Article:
Mesh Wire Fencing Methods

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The ideal mesh wire fencing installation method varies according to the function of the fence; a livestock pen's fence must be considerably stronger than a fence intended to keep critters out of a vegetable garden. Several variables determine the efficacy of a mesh wire fence, including post spacing, overall height of the mesh, height of the gap between the mesh and the ground and the size of the mesh's openings. With an understanding of mesh wire fencing installation methods and their applications, you can tailor your fence to suit the requirements of your project.

Post Spacing

  • Two kinds of posts support mesh wire fencing: corner posts and line posts. As suggested by their name, corner posts support lengths of fencing that run in divergent, often perpendicular, directions. Line posts support lengths of fencing that run in a straight line or gentle curve. According to the University of Missouri's Department of Agricultural Engineering, the space between line posts should be between 15 and 20 feet; posts with a diameter of less than 3 1/2 inches should be spaced at intervals of 15 feet, and posts with a diameter greater than 3 1/2 inches should be spaced at intervals of up to 20 feet.

Gauging Proper Tension

  • Mesh wire, also called welded wire, consists of individual wires welded at right angles to form a grid of rectangular openings. Manufacturers place a small hum at the center of every wire that forms the top or bottom of each rectangle. These humps are called "tension curves," and they represent the easiest method of properly stretching wire between adjacent posts. When stretched between posts, mesh wire fencing's tension curves flatten out; the flatter the tension curves, the tighter the wire. As a general rule, mesh wire fencing is adequately tense when its tension curves are straightened to approximately two-thirds of their original radius.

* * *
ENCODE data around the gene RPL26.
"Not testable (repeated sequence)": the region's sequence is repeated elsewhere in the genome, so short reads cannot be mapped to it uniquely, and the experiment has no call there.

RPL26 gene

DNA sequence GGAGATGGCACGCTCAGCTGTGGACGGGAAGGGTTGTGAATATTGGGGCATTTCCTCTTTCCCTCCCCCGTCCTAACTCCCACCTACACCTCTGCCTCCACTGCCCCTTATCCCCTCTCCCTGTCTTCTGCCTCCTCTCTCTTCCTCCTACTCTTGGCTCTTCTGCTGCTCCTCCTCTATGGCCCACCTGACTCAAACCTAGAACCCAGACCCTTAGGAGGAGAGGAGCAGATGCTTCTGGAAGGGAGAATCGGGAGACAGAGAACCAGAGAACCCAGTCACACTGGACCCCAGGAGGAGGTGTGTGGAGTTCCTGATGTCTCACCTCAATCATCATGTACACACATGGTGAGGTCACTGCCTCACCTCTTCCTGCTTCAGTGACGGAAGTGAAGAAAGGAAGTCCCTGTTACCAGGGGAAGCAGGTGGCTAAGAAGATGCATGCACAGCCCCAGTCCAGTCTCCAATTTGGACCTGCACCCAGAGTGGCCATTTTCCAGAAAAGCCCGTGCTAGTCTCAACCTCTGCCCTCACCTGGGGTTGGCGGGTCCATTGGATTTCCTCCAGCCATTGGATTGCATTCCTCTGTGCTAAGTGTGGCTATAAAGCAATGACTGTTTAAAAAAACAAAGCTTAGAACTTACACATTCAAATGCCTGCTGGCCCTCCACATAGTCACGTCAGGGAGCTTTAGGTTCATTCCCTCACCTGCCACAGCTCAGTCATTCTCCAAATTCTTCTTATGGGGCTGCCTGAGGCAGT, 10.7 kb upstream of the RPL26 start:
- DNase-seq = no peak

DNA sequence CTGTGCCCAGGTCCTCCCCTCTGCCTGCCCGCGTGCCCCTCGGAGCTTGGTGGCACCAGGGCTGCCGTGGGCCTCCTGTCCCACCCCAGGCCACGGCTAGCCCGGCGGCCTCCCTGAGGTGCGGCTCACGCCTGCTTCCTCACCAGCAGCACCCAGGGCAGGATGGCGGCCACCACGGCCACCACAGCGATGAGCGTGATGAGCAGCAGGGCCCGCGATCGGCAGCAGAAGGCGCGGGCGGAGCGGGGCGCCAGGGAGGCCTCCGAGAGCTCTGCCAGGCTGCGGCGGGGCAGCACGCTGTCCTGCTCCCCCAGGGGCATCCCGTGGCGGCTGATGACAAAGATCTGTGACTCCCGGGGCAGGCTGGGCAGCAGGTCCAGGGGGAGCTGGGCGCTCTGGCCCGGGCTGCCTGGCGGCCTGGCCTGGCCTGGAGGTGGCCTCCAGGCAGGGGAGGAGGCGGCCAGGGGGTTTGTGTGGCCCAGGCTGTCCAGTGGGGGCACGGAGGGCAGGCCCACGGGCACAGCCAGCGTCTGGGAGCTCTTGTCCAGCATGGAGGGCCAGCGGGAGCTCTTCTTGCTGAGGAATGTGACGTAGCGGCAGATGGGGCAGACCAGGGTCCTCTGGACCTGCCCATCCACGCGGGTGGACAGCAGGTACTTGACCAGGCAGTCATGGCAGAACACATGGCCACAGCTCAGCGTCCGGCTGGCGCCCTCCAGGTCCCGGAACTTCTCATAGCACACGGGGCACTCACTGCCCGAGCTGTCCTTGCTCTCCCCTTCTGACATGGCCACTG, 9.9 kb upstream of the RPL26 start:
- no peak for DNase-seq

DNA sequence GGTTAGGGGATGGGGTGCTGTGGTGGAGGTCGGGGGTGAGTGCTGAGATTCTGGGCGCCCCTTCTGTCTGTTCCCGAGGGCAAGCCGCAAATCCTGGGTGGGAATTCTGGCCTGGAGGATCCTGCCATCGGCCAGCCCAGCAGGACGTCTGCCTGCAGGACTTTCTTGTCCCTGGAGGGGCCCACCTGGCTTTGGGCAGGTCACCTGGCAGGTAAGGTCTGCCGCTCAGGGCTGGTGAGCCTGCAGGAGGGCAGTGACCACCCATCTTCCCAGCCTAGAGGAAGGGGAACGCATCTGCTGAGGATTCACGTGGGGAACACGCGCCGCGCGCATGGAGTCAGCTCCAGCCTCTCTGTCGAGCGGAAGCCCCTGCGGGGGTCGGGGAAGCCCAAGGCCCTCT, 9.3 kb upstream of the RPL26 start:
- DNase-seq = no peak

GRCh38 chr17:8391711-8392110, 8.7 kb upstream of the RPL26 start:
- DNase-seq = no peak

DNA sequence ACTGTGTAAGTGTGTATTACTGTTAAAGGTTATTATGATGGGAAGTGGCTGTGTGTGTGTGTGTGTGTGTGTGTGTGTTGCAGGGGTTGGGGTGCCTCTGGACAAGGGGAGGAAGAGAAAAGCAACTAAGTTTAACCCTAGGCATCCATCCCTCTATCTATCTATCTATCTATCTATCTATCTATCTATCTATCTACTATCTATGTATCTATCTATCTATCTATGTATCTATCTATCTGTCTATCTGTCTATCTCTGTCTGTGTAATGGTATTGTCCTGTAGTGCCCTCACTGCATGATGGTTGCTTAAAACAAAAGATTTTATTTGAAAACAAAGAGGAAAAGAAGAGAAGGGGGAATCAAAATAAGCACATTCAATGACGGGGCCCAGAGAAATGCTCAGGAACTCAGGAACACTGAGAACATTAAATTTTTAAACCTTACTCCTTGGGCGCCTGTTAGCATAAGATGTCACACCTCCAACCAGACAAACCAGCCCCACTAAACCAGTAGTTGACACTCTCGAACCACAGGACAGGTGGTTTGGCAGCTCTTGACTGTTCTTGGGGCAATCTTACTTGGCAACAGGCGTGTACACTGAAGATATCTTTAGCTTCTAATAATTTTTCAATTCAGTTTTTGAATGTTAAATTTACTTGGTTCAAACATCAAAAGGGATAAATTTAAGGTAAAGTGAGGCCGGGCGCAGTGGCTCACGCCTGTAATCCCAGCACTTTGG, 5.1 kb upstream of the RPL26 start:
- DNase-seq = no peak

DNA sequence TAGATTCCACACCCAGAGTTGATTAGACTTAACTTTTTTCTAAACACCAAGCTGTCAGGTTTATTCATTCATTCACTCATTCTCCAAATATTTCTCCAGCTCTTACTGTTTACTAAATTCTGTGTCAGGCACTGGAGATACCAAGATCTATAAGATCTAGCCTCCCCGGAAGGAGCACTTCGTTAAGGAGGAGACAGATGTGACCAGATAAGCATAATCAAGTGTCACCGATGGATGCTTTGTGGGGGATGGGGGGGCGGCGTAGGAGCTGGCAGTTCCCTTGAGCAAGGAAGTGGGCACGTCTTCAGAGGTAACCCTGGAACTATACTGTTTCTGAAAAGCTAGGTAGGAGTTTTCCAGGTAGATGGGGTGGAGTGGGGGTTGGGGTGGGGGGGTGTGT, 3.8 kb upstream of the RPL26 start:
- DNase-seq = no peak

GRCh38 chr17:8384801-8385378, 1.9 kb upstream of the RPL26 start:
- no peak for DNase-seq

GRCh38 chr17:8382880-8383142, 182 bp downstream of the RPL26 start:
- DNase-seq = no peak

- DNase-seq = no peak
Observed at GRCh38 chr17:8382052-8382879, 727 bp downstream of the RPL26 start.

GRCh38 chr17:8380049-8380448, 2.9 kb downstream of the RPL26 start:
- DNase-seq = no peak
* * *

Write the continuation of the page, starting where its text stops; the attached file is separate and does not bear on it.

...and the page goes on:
Method for Curved Fence Sections

  • Whereas parallel line posts adequately support fencing at intervals between 15 and 20 feet, line posts supporting fencing along curves require closer spacing. To determine the proper spacing for a particular curve, drive temporary wooden stakes into the ground every 16 feet along the curve. Choose three adjacent temporary stakes, and run a string line between the first and third stake. Measure the distance from the center of the string line to the center stake. If the measurement is less than 8 inches, space stakes at intervals of 12 feet; if the measurement is between 8 inches and 14 inches, space stakes at intervals of 10 feet; if the measurement is between 14 inches and 20 inches, space stakes at intervals of 8 feet.

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